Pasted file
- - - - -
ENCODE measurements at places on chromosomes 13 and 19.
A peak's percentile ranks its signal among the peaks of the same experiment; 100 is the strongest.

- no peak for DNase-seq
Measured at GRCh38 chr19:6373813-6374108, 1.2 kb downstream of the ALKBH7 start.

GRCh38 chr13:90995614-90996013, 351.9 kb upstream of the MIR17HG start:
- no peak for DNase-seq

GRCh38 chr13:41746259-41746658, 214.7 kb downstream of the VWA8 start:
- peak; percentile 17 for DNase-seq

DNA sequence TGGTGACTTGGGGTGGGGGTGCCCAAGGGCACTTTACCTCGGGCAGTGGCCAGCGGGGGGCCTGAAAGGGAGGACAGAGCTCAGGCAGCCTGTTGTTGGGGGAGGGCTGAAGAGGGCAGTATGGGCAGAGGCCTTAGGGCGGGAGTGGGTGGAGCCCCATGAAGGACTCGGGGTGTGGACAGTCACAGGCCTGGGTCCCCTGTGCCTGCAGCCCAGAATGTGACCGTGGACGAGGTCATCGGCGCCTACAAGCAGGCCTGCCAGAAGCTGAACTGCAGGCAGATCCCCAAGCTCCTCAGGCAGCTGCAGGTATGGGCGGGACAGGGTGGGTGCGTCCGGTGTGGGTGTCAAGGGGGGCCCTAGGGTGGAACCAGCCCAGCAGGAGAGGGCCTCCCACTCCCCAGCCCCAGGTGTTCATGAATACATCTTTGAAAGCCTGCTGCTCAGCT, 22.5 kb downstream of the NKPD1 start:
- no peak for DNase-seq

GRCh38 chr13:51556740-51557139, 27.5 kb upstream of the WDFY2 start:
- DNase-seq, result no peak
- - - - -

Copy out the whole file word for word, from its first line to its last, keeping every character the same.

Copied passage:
ENCODE measurements at places on chromosomes 13 and 19.
A peak's percentile ranks its signal among the peaks of the same experiment; 100 is the strongest.

- no peak for DNase-seq
Measured at GRCh38 chr19:6373813-6374108, 1.2 kb downstream of the ALKBH7 start.

GRCh38 chr13:90995614-90996013, 351.9 kb upstream of the MIR17HG start:
- no peak for DNase-seq

GRCh38 chr13:41746259-41746658, 214.7 kb downstream of the VWA8 start:
- peak; percentile 17 for DNase-seq

DNA sequence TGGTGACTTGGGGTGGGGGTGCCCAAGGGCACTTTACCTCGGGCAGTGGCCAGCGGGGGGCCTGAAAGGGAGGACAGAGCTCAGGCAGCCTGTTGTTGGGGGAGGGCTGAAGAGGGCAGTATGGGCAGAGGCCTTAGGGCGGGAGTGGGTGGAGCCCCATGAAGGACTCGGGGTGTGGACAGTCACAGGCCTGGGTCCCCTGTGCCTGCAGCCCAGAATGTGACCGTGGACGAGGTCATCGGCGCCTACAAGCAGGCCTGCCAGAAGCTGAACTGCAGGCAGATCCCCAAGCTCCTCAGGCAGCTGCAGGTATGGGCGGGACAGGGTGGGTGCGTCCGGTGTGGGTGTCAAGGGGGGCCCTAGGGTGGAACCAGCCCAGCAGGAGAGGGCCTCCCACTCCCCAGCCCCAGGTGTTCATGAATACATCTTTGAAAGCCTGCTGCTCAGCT, 22.5 kb downstream of the NKPD1 start:
- no peak for DNase-seq

GRCh38 chr13:51556740-51557139, 27.5 kb upstream of the WDFY2 start:
- DNase-seq, result no peak